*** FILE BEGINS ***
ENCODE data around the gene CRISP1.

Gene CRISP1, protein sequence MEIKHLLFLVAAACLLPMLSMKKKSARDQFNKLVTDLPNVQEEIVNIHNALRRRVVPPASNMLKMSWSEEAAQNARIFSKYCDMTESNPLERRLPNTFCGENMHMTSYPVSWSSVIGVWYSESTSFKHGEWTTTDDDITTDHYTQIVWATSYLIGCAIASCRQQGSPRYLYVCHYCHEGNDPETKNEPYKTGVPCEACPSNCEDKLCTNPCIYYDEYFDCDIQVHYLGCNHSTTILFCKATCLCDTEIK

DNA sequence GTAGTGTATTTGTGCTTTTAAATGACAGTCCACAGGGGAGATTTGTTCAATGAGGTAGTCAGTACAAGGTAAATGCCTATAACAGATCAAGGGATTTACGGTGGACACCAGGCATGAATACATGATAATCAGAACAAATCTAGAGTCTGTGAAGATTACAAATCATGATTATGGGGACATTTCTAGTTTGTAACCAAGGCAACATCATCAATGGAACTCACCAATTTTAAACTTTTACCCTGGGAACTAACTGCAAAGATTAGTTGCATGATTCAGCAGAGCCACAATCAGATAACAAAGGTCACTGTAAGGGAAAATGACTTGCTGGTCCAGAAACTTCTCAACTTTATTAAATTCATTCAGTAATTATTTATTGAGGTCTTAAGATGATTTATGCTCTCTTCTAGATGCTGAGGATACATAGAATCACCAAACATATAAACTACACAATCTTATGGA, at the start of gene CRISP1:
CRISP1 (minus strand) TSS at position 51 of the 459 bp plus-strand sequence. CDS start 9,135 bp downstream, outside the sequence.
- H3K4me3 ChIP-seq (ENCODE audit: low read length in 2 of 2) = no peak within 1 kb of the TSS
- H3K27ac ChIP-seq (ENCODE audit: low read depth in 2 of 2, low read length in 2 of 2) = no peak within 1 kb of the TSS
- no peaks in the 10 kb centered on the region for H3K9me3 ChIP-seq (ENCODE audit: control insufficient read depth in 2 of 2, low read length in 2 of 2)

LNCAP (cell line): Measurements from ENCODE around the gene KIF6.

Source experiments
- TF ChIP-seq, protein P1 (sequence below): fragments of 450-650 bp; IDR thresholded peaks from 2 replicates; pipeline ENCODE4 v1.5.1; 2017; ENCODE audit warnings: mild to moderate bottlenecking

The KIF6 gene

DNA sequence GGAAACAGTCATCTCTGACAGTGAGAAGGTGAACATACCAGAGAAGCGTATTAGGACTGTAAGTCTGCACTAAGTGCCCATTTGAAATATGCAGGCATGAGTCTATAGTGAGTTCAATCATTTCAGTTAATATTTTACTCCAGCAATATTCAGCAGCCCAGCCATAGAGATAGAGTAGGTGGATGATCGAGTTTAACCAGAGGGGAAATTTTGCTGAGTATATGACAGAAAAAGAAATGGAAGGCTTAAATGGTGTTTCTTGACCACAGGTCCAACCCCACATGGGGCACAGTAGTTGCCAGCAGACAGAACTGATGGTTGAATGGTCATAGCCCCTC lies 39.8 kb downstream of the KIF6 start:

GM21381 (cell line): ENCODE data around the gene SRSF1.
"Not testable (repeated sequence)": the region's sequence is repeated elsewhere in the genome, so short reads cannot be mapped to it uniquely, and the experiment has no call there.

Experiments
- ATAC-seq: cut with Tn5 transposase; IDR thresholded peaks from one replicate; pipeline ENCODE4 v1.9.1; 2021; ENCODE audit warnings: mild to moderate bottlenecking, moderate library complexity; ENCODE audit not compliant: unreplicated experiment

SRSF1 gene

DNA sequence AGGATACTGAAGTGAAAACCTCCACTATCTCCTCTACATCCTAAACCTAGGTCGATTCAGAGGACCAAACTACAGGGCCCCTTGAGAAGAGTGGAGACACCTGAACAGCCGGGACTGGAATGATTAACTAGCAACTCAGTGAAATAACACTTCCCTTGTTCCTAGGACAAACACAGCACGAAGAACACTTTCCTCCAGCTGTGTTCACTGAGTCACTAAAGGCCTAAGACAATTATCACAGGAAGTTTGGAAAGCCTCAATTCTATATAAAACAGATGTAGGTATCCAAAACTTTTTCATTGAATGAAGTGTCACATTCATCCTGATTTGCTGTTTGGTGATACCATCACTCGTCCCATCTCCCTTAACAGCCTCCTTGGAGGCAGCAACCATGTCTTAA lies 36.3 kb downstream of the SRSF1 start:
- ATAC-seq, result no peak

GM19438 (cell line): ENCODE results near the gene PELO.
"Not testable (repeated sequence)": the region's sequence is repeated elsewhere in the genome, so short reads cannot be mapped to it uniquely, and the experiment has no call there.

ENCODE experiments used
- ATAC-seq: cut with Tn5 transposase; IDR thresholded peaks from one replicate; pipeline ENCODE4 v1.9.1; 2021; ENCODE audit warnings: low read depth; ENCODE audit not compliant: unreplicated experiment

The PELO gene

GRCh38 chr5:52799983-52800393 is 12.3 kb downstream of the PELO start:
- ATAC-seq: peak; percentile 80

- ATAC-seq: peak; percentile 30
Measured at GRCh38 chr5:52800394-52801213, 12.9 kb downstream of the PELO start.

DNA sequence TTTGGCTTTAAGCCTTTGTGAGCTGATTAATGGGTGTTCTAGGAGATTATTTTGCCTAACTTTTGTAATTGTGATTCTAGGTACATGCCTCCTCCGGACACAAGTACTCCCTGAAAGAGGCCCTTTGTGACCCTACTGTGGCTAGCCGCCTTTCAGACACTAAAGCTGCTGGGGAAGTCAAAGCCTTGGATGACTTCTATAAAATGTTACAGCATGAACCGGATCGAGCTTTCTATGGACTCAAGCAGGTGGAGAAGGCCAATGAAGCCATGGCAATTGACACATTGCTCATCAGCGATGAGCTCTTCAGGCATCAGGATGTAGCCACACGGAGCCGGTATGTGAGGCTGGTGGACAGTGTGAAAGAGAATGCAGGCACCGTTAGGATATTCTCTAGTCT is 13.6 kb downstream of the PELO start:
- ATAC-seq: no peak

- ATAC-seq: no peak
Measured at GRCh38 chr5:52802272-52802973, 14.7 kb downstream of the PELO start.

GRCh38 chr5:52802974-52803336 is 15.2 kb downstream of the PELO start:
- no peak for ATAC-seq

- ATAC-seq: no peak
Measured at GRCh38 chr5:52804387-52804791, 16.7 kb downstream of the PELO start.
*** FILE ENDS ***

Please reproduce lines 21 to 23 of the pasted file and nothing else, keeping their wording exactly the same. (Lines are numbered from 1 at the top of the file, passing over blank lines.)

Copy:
"Not testable (repeated sequence)": the region's sequence is repeated elsewhere in the genome, so short reads cannot be mapped to it uniquely, and the experiment has no call there.

ENCODE experiments used
- ATAC-seq: cut with Tn5 transposase; IDR thresholded peaks from one replicate; pipeline ENCODE4 v1.9.1; 2021; ENCODE audit warnings: low read depth; ENCODE audit not compliant: unreplicated experiment